FIFA World Cup 2010: Wake Up England, We're the Biggest Joke in Europe

Rob FergusonContributor IJune 27, 2010

PORT ELIZABETH, SOUTH AFRICA - JUNE 23: Matthew Upson lines up for the national anthems prior to the 2010 FIFA World Cup South Africa Group C match between Slovenia and England at the Nelson Mandela Bay Stadium on June 23, 2010 in Port Elizabeth, South Africa.  (Photo by Michael Regan/Getty Images)
Michael Regan/Getty Images

Germany 4, England 1. The scoreline flatters the English; Germany dominated proceedings in Bloemfontein and were Miroslav Klose and Lukas Podolski not so wasteful in the opening half an hour, Germany would have gone in at the break with four goals.

Frank Lampard's inexplicably disallowed goal will generate much heated debate and revive calls for FIFA to bring in goal line technology, but at the end of the day, England were outplayed and just embarrassed by a nation not too dissimilar to ourselves.

I don't want to focus on today's events though. We need to look at the bigger picture. As an Englishman who has spend a good quarter of my life living in Deutschland, I find it difficult to comprehend the English naivety in terms of the expectation of our visibly poor national team.

I will start with some facts. Germany and England were the only teams in this tournament who selected an entire squad of home-based players. At first glance, this looks like a reflection of their nation's respective domestic leagues. This is deceiving.

The Bundesliga, I feel, draws much unwarranted criticism from foreign fans, whereas in reality it is one of the most entertaining and powerful leagues in European football. Year after year, it consistently sees the highest attendances in World football, and every season there is a genuine feeling of unknown as to who will win the title. This provides refreshing entertainment and excitement for fans on a regular basis.

More importantly, the Bundesliga is renowned for housing powerful European clubs that live within their means. Bayern Munich, the most successful German club in history, has what is arguably the safest and most efficient financial regime in world football. Yes there are anomalies, Schalke 04 for example are struggling with debt at the moment, but on the whole, the Bundesliga is the most financially-sound league in Europe.

The effects of a well-run football club from a perspective level inevitably has consequences. Teams cannot afford huge transfer fees, especially in today's climate where the market has been hugely inflated by clubs in England and Spain being taken over by Arab billionaires and taking out massive loans with national banks. So, as an alternative to spending huge on foreign players, Germany do the sensible thing. They develop their own talent.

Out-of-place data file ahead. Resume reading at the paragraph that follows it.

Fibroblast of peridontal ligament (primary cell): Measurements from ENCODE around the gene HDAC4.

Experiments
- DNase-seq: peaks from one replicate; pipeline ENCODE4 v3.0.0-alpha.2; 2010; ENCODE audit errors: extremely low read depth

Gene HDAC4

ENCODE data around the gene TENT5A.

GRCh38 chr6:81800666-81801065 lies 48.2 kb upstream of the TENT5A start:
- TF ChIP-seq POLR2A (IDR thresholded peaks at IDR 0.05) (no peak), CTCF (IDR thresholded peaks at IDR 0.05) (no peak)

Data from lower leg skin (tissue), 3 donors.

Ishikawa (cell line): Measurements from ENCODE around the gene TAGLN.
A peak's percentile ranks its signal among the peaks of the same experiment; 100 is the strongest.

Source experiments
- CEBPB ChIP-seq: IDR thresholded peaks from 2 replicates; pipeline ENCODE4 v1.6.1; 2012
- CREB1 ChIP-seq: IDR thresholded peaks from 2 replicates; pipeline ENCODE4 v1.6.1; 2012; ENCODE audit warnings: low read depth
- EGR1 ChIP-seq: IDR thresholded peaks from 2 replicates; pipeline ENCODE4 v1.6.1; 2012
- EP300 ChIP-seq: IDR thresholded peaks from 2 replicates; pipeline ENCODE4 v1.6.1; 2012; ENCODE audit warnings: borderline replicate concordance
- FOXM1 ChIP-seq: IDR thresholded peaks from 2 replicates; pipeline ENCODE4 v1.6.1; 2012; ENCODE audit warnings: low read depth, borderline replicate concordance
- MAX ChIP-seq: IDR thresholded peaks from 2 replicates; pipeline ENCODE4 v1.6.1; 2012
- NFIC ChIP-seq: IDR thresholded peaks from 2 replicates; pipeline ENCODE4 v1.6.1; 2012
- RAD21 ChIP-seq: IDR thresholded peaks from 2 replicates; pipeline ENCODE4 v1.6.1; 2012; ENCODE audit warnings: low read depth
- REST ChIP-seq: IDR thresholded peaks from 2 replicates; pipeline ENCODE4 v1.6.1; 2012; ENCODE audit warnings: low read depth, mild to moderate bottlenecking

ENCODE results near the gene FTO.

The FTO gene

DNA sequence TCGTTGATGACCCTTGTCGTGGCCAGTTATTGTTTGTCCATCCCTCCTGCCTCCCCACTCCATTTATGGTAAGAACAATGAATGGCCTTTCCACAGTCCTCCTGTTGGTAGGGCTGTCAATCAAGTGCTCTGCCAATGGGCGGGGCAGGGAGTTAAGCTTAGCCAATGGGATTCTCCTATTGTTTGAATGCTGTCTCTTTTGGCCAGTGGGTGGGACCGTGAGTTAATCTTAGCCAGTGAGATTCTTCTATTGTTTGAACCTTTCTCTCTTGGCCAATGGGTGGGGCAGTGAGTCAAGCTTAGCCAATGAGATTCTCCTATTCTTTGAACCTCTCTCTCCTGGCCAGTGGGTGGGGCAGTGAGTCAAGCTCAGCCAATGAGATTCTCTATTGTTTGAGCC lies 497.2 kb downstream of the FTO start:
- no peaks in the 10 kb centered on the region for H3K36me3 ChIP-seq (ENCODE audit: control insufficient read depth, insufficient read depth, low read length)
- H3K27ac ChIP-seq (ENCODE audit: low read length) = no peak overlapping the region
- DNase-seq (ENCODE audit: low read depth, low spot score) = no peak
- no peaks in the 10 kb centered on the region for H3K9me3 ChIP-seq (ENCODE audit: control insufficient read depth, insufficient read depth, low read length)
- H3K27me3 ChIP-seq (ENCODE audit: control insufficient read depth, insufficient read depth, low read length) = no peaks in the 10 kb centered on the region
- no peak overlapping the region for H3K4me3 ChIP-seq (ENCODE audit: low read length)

The entire Germany team that outclassed England today were produced in German youth-academies, usually playing for small local teams from a very young age, being encouraged by their families and friends, and receiving steady guidance from coaches. Bigger German teams will then pick these talents up in their early teens and develop them further.

The likes of Phillip Lahm, Klose, and Bastian Schweinsteiger were developed this way. In England, if you are seen as 'not good enough', even from a very young age, you are pushed out of the team, not only by friends who pressurise and abuse the less naturally-gifted players, but also the coaches who can't be bothered to persist with the potential.

Germany's squad in the 2010 World Cup has been called that of a 'Rainbow Nation,' a homage to hosts South Africa, but basically commenting on the various 'adopted' nations of a lot of the players. Klose is half-polish, Jerome Boateng is part-Ghanaian, and Sami Khedira and wonderkid Mesut Ozil are of Turkish descent. They were all born in Germany and have been brought up in the German youth-system; the foreign media are mistaken when they use the term 'adopted nation'.

Let's focus on England while remaining on the same point. English grassroots football is pathetic, with many villages and towns not even offering an adult amateur football club, let alone somewhere for youth development. There are not enough football pitches in England, not enough youth coaches, and not enough advertising to encourage children to get involved.